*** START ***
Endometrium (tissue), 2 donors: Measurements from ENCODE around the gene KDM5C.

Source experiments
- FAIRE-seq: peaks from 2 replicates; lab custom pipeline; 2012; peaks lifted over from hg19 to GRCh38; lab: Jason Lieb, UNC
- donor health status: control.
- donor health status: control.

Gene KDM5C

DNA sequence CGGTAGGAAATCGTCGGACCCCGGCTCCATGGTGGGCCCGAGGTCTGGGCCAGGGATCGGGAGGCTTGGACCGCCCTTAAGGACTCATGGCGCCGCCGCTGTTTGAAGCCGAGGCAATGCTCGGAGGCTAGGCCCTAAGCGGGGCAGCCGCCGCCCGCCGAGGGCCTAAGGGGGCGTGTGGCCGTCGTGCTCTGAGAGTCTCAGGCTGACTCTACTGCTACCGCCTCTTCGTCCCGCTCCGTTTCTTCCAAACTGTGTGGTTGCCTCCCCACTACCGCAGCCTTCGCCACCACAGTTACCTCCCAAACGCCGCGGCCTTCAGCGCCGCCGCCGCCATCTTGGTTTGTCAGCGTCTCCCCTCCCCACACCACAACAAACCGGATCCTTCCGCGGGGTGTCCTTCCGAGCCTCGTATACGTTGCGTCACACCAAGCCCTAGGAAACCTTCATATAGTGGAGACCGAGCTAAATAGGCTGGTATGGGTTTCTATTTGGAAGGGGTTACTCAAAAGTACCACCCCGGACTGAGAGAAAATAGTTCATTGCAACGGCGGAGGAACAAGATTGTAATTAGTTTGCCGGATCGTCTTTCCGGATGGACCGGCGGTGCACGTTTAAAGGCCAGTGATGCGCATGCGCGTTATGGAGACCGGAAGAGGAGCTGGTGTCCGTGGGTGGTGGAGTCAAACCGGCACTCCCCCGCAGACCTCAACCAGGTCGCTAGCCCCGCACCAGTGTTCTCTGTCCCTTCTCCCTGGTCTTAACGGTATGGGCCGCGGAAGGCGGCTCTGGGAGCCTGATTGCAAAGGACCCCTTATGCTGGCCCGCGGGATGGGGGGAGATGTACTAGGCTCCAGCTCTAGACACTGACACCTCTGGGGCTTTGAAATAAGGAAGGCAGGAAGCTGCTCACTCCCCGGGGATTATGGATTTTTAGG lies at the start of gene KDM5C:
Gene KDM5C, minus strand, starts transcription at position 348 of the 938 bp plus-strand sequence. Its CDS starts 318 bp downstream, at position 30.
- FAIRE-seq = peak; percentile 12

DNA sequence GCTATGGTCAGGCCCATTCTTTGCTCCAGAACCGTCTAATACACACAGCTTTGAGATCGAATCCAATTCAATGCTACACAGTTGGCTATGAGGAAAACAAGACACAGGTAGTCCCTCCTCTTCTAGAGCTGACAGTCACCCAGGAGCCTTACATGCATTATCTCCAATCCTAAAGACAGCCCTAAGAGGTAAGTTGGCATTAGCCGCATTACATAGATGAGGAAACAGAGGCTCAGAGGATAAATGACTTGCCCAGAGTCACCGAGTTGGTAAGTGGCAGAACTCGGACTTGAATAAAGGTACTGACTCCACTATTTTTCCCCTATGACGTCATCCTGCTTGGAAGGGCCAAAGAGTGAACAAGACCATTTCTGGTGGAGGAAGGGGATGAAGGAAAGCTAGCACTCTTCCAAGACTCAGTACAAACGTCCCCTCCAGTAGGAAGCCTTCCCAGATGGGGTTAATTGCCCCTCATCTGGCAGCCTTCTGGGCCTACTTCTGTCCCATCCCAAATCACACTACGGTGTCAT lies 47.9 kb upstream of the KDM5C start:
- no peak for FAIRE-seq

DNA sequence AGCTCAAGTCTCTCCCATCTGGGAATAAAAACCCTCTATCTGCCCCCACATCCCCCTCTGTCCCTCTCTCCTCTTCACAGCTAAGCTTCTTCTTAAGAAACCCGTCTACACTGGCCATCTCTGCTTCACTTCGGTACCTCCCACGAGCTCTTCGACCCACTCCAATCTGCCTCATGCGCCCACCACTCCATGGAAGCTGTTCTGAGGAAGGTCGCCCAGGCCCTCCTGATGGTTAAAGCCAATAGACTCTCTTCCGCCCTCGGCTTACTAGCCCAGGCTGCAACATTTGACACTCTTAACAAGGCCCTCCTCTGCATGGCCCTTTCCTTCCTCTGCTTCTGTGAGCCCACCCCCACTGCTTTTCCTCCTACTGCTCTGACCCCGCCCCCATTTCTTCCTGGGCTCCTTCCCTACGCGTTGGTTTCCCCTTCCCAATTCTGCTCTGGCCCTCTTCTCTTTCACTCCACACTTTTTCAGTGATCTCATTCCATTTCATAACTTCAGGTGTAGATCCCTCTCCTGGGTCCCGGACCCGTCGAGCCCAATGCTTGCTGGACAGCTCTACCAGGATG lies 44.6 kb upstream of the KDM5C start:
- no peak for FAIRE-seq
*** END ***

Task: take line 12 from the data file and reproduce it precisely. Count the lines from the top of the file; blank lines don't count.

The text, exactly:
DNA sequence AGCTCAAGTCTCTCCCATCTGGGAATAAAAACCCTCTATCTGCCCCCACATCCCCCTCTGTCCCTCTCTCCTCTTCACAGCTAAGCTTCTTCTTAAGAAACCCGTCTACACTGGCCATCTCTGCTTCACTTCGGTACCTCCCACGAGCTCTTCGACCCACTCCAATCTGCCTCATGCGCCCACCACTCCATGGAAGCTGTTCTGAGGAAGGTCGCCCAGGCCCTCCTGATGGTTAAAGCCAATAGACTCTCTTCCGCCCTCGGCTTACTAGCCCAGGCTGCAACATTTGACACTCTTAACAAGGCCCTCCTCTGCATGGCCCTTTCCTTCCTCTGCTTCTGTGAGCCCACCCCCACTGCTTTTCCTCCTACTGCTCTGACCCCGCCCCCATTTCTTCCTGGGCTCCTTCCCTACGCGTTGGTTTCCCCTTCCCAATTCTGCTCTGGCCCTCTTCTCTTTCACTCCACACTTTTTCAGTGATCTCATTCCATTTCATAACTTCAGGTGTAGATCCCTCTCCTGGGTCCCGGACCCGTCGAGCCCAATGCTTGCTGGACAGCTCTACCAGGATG lies 44.6 kb upstream of the KDM5C start: